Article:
Like global warming itself, success at the historic Paris climate talks was always going to be incremental. It’s a big ask, rethinking a century of fossil-fuel reliance in the hope of outrunning climate change.
But with the approval of the landmark global climate accord this weekend, the world can celebrate progress in at least one important battle: From government leaders to big business to financial markets, no one can seriously deny the shared urgency on global warming.
Some 40,000 delegates from 195 nations showed up for the summit, committing nearly every country in the world for the first time to an attempted reversal of calamitous levels of heat-trapping pollution. It wasn’t just governments. Businesses spanning the economic spectrum showed up. Bill Gates did shuttle diplomacy. The turnout alone was an achievement.
So was the general unspoken agreement not to leave without an agreement, though it pushed negotiations long past Friday’s deadline. Nations have sought for 20 years to address global warming, only to have talks break down from Kyoto to Copenhagen. This time, consensus, however imperfect, was reached.
Scientists have determined that if global temperatures increase more than 2 degrees Celsius (or about 3.6 degrees Fahrenheit) over pre-industrial levels, the planet will reach a tipping point past which climate change will be irreversible and catastrophic. Even those 2 degrees will submerge islands and swamp coasts, displacing millions.
The agreement to aim for less than that rise was laudable, though beyond optimistic. Temperatures already have risen by 1 degree globally, and are on track to blow past the 2-degree mark even if every pledge made at the conference is kept by every country. Scientists following the talks noted that the greenhouse gas cuts being promised are only about half of what’s needed, and only voluntary.
That’s why one of the key takeaways from Paris is that, if there is to be any impact, much more must be done, by every nation. Unfortunately, this nation’s Republican-controlled Congress seems hellbent on preventing that kind of commitment.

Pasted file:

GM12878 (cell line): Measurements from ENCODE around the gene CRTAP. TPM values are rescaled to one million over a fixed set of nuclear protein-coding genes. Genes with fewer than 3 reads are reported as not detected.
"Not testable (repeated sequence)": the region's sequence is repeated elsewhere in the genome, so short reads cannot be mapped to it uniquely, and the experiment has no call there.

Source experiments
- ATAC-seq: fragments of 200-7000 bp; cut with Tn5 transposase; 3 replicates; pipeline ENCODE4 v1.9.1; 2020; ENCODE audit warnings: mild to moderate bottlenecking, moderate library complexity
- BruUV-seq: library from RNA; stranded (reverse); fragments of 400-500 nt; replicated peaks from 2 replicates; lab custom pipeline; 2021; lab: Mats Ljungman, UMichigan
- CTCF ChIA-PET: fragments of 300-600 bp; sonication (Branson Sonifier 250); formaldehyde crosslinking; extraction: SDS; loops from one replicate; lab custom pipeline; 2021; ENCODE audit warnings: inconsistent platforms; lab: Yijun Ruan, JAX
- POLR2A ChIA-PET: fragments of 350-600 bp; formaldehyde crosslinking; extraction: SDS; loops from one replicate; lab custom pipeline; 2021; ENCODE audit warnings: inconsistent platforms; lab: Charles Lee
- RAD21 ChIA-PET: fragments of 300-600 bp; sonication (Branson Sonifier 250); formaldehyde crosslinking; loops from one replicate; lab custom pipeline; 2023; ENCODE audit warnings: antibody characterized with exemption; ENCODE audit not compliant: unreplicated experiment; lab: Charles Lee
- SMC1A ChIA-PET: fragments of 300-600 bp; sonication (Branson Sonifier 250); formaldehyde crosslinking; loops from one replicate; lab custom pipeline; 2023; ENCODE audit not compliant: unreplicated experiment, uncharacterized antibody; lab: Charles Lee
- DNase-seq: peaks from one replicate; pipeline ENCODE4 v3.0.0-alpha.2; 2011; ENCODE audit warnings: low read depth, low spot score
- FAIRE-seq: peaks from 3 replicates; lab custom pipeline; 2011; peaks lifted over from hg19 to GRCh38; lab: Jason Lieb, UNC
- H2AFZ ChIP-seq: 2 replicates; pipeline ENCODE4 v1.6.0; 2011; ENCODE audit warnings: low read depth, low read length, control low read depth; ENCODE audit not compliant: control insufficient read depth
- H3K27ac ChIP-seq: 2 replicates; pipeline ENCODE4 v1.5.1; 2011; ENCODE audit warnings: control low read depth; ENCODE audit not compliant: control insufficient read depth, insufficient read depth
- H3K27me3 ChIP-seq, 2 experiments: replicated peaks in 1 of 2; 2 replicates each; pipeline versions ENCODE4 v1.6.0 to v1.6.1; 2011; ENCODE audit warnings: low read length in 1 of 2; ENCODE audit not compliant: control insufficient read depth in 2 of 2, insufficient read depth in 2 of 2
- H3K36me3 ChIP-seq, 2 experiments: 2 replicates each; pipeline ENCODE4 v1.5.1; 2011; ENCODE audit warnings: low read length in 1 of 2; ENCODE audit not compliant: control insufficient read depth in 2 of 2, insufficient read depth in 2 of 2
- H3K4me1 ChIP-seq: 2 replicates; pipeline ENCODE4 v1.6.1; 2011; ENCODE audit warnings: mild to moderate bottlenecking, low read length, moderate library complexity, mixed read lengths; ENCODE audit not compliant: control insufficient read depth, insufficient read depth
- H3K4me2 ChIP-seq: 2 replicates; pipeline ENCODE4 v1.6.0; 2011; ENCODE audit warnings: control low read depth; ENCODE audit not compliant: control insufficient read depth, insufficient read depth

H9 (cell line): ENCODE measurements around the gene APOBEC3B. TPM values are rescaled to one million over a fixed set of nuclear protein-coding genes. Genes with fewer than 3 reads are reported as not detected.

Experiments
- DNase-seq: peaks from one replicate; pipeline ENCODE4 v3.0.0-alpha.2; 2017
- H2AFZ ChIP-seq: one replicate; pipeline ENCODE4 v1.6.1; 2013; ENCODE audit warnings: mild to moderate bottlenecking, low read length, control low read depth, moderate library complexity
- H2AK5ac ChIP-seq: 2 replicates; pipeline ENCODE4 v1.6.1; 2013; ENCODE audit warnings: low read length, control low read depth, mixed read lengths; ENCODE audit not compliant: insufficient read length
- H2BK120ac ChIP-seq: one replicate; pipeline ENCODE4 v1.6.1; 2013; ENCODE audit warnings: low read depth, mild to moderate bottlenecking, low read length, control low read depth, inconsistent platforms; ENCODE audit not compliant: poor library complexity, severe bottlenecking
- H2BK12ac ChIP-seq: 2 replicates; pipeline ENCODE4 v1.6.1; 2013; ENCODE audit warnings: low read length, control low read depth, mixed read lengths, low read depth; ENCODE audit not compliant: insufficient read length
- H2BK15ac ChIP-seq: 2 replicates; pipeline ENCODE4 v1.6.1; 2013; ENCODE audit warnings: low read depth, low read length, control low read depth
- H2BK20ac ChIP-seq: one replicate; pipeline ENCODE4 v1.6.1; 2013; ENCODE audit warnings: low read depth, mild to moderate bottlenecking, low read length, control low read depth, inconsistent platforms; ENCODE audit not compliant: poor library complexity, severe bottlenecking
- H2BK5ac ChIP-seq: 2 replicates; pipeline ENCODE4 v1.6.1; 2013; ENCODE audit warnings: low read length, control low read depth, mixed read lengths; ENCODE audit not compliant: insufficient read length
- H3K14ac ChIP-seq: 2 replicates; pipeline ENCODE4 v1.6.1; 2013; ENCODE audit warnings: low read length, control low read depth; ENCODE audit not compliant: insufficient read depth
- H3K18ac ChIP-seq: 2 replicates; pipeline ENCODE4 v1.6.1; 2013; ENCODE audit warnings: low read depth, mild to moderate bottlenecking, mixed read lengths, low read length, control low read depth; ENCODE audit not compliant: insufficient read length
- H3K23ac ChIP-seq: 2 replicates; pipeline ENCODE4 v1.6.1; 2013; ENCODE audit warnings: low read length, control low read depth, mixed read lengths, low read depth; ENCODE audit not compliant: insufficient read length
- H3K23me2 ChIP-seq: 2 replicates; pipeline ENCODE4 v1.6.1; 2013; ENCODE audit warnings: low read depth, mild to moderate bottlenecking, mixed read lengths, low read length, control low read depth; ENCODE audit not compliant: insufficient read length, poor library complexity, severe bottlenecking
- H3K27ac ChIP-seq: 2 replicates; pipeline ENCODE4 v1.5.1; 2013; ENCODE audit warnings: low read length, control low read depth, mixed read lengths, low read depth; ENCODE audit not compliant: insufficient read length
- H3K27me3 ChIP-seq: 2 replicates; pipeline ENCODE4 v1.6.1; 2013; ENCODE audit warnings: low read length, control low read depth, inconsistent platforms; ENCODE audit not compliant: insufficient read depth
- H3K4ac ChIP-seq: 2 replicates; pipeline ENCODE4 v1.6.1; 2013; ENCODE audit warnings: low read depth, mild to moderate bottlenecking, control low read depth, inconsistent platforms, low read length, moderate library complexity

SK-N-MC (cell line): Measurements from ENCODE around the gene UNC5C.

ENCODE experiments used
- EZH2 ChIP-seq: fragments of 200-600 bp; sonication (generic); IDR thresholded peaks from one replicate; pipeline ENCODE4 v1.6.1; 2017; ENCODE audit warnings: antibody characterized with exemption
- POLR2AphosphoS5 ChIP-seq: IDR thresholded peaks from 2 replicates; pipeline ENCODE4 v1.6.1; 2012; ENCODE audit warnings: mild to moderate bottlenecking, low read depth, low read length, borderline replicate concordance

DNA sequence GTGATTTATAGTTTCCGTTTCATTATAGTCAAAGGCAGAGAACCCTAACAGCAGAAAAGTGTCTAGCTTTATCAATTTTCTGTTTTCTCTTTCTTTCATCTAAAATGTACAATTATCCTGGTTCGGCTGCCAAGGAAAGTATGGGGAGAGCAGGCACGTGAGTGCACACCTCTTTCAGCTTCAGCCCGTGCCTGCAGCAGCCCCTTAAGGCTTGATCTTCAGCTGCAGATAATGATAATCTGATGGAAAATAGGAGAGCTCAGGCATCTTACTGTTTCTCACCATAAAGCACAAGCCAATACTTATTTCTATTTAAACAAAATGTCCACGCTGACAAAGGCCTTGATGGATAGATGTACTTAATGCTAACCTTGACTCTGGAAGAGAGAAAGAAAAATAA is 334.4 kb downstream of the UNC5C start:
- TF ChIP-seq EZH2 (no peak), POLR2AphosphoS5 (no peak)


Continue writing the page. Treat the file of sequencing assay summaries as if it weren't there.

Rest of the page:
Never mind that business leaders here and worldwide already have begun to advocate shifts to some sort of carbon pricing, be it fees on carbon dioxide emissions or a broadened cap-and-trade system. U.S. conservatives in office and on the campaign trail sought, disgracefully and bizarrely, to sabotage the president’s climate plan in the midst of negotiations.
They are on the wrong side of history, and their obstructionism prevented much of the international deal from being legally binding; that would technically have made it a treaty subject to Senate approval, which the Republicans had vowed would be dead on arrival.
That said, they’re mostly alone. The vast majority of Americans and other nations view human caused climate change as a crisis; the summit conveyed that message both to governments, and as importantly, to markets.
And we can boast that a big part of that message came out of California. Clean energy has come a long way, in no small measure because ambitious policies set here years ago have mainstreamed solar power, clean cars, energy efficiency, cap and trade and other innovations, showing other economies that there’s life beyond carbon.
One of the key takeaways from Paris is that, if there is to be any impact, much more must be done, by every nation.
California still has a way to go; the state remains a major oil producer. But as The Sacramento Bee’s David Siders reported, Gov. Jerry Brown was the toast of Paris, using his celebrity and gravitas to forge subnational agreements to cut emissions. And a major new venture fund to underwrite clean energy came out of the conference, backed by Gates and others including the University of California.
All this is progress. And it’s desperately needed. Thanks to emissions from gasoline engines, coal-fired power plants, methane leaks and other waste products of the industrial era, last year was the hottest in recorded history and next year is on track to be even hotter.
Greenland is melting. Sea levels are rising. Wildfires and storms have been amplified. If this had happened overnight, we might be better poised to fix it. Humans understand fast-breaking crises.
But this was bit by bit, drop by drop, year by year, person by person. Incrementally. That’s how we got into this disaster. Now, if it isn’t too late already, that’s our only hope for getting out of it.